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  • Graychin
    January 1, 1970
    Athanasius Kircher was a seventeenth-century Jesuit polymath and author of incredible ambition, productivity, and influence. He had detractors in his own day but he’s presently remembered – if remembered at all – for being remarkably wrong about a great many things. He was wrong, for example, about being able to read hieroglyphics, the spontaneous generation of worms and rats, the antiquity and historicity of Hermes Trismegistus, the earth being hollow and filled with rivers of fire, and the hel Athanasius Kircher was a seventeenth-century Jesuit polymath and author of incredible ambition, productivity, and influence. He had detractors in his own day but he’s presently remembered – if remembered at all – for being remarkably wrong about a great many things. He was wrong, for example, about being able to read hieroglyphics, the spontaneous generation of worms and rats, the antiquity and historicity of Hermes Trismegistus, the earth being hollow and filled with rivers of fire, and the heliotropic properties of sunflower seeds. He seems to have established his fame on the possession and supposed translation of a manuscript which never existed. Later in life, he wrote a brazenly self-laudatory autobiography and a precursor to “Kircherian studies” which he published under a student’s name. John Glassie would have us recall that many of Kircher's contemporaries – even those whose reputations have endured to the present era – were sometimes wrong in similar (if not quite so numerous) ways. The great Newton himself, who spent thirty years of his life devoted to alchemy, was wrong about the philosopher’s stone. He was hardly alone. Newton and Leibniz, and many others, owe something to Kircher, Glassie argues. And if his errors are amusing, Kircher is not himself unsympathetic. His prodigious curiosity and creativity should suggest that there’s more, perhaps, to the man than mere object lesson in comical misapprehension and poor reasoning. And certainly, he wasn't wrong about everything.Glassie does a wonderful job with this book. It’s charming, comical, educational, informed; in short, all you could hope for in a popular biography of Kircher. Thank you, Mr Glassie. I hope you have another book in the works.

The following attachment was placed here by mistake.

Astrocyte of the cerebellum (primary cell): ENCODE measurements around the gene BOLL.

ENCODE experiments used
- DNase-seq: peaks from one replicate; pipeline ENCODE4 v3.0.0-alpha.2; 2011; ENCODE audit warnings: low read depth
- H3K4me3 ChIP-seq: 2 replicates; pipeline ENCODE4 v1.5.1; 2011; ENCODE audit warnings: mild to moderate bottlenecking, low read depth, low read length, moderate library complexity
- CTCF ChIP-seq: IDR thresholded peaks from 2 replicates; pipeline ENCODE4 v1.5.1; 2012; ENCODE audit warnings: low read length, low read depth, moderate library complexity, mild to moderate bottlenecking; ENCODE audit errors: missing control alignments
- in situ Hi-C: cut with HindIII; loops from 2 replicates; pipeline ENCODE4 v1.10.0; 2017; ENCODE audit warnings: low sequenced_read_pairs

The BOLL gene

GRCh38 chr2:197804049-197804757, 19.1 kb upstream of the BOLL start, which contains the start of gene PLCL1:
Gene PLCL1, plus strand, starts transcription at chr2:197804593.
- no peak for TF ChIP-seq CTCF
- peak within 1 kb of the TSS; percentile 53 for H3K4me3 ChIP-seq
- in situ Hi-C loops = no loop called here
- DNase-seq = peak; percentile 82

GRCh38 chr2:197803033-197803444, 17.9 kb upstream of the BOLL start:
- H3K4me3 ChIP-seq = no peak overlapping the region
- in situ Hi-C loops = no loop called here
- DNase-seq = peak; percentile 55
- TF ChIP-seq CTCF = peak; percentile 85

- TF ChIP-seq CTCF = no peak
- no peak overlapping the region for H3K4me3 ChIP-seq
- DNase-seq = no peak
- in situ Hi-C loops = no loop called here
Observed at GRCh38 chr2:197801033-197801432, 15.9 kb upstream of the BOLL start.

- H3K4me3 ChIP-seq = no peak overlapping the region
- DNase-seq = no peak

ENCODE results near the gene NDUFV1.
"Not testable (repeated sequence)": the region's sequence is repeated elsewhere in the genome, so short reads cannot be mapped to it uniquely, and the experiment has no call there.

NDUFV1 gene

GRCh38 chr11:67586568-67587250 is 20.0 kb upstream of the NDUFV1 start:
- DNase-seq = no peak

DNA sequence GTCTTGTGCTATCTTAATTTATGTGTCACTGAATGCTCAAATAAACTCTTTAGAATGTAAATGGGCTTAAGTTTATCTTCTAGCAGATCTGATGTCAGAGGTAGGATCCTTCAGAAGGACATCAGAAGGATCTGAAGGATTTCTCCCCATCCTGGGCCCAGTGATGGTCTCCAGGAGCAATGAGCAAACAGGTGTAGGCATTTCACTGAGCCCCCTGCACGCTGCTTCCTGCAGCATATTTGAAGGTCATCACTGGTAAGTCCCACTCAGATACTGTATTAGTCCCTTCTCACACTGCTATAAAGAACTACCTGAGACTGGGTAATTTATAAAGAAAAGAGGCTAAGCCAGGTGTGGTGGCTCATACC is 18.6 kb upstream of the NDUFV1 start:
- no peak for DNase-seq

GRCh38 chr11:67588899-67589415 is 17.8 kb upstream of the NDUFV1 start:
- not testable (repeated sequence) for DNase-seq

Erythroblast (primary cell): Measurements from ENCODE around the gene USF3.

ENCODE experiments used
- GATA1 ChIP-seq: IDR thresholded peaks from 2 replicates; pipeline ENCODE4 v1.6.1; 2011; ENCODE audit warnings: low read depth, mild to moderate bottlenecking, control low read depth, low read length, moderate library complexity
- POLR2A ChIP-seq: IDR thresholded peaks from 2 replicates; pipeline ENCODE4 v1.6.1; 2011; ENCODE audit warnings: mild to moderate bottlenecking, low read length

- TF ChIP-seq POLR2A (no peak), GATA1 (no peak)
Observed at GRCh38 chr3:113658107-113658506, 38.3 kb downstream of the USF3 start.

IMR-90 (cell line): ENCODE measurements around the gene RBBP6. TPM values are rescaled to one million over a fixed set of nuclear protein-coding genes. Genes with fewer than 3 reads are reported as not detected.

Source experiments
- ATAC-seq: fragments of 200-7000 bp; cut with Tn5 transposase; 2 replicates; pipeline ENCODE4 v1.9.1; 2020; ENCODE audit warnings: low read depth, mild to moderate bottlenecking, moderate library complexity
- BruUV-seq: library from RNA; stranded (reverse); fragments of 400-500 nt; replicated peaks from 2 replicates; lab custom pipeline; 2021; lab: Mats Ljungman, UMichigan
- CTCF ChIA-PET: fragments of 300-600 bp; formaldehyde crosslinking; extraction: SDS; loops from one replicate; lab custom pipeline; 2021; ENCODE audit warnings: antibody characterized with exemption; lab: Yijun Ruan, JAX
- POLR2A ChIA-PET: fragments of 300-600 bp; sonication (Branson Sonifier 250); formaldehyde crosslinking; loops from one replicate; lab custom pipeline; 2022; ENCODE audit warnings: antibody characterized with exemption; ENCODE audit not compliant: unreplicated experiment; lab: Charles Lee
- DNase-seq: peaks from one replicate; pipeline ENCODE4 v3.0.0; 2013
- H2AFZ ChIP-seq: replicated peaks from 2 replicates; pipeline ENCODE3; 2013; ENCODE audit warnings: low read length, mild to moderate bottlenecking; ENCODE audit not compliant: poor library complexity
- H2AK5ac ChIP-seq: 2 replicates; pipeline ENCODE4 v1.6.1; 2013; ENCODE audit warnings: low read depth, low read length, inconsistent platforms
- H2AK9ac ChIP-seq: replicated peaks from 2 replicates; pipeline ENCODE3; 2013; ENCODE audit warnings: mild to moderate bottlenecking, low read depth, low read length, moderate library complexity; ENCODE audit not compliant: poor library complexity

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  • Jeff
    January 1, 1970
    The 17th century may have been the beginning of the Modern era, but that transition was not without considerable struggle. Galileo figured out how the Earth rotated around the sun, and was convicted of heresy and placed under house arrest. "Science" as we understand it was as much speculation as research. Witch burnings were the order of the day. into this conflicted time comes Father Athanasius Kircher of the Company of Jesus, and he soon becomes one of the most published authors of his day. Th The 17th century may have been the beginning of the Modern era, but that transition was not without considerable struggle. Galileo figured out how the Earth rotated around the sun, and was convicted of heresy and placed under house arrest. "Science" as we understand it was as much speculation as research. Witch burnings were the order of the day. into this conflicted time comes Father Athanasius Kircher of the Company of Jesus, and he soon becomes one of the most published authors of his day. The fact that he had a rather tenuous relationship with the truth didn't slow him down: his motto seemed to be "if that's not the way it was, that's the way it should have been." He started one of the first museums in Rome (a "cabinet of wonders" that was known throughout Europe) and his writings on magnetism and music and China (a place he never saw) were very influential. OK, so he got everything wrong - that didn't prevent him from being widely read and discussed and in many cases influential. And is Kircher really so fart removed from Right-wing bloggers of today? Glassie has done a fine job outlining Kircher's life and work in a style that is readable and remarkably free of snark.